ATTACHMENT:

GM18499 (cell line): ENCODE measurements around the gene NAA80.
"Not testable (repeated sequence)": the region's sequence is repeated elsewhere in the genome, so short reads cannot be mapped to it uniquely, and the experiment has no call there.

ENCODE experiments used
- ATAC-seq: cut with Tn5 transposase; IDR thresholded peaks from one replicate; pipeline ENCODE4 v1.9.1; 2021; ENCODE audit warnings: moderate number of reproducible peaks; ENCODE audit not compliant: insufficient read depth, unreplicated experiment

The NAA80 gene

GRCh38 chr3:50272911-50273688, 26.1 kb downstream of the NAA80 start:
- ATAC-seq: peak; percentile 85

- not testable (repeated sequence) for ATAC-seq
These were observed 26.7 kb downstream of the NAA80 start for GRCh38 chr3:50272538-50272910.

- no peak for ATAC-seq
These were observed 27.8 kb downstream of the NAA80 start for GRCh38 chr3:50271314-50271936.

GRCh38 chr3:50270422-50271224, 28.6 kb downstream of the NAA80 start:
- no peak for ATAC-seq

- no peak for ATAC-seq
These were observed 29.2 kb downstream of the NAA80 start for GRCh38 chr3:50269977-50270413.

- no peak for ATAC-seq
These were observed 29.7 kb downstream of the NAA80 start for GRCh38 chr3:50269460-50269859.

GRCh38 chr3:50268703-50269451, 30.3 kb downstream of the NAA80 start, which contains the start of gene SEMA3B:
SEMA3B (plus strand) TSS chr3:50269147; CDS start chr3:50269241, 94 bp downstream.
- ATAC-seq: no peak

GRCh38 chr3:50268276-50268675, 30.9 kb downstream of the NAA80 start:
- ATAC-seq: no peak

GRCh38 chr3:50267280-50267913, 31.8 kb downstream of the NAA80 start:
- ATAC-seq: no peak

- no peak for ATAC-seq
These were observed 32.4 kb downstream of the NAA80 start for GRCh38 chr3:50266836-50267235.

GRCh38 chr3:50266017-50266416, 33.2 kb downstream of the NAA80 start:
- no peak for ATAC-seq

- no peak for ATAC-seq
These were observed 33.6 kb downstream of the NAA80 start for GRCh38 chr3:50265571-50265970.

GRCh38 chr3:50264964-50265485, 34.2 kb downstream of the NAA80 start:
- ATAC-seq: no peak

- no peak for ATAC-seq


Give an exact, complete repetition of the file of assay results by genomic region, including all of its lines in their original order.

GM18499 (cell line): ENCODE measurements around the gene NAA80.
"Not testable (repeated sequence)": the region's sequence is repeated elsewhere in the genome, so short reads cannot be mapped to it uniquely, and the experiment has no call there.

ENCODE experiments used
- ATAC-seq: cut with Tn5 transposase; IDR thresholded peaks from one replicate; pipeline ENCODE4 v1.9.1; 2021; ENCODE audit warnings: moderate number of reproducible peaks; ENCODE audit not compliant: insufficient read depth, unreplicated experiment

The NAA80 gene

GRCh38 chr3:50272911-50273688, 26.1 kb downstream of the NAA80 start:
- ATAC-seq: peak; percentile 85

- not testable (repeated sequence) for ATAC-seq
These were observed 26.7 kb downstream of the NAA80 start for GRCh38 chr3:50272538-50272910.

- no peak for ATAC-seq
These were observed 27.8 kb downstream of the NAA80 start for GRCh38 chr3:50271314-50271936.

GRCh38 chr3:50270422-50271224, 28.6 kb downstream of the NAA80 start:
- no peak for ATAC-seq

- no peak for ATAC-seq
These were observed 29.2 kb downstream of the NAA80 start for GRCh38 chr3:50269977-50270413.

- no peak for ATAC-seq
These were observed 29.7 kb downstream of the NAA80 start for GRCh38 chr3:50269460-50269859.

GRCh38 chr3:50268703-50269451, 30.3 kb downstream of the NAA80 start, which contains the start of gene SEMA3B:
SEMA3B (plus strand) TSS chr3:50269147; CDS start chr3:50269241, 94 bp downstream.
- ATAC-seq: no peak

GRCh38 chr3:50268276-50268675, 30.9 kb downstream of the NAA80 start:
- ATAC-seq: no peak

GRCh38 chr3:50267280-50267913, 31.8 kb downstream of the NAA80 start:
- ATAC-seq: no peak

- no peak for ATAC-seq
These were observed 32.4 kb downstream of the NAA80 start for GRCh38 chr3:50266836-50267235.

GRCh38 chr3:50266017-50266416, 33.2 kb downstream of the NAA80 start:
- no peak for ATAC-seq

- no peak for ATAC-seq
These were observed 33.6 kb downstream of the NAA80 start for GRCh38 chr3:50265571-50265970.

GRCh38 chr3:50264964-50265485, 34.2 kb downstream of the NAA80 start:
- ATAC-seq: no peak

- no peak for ATAC-seq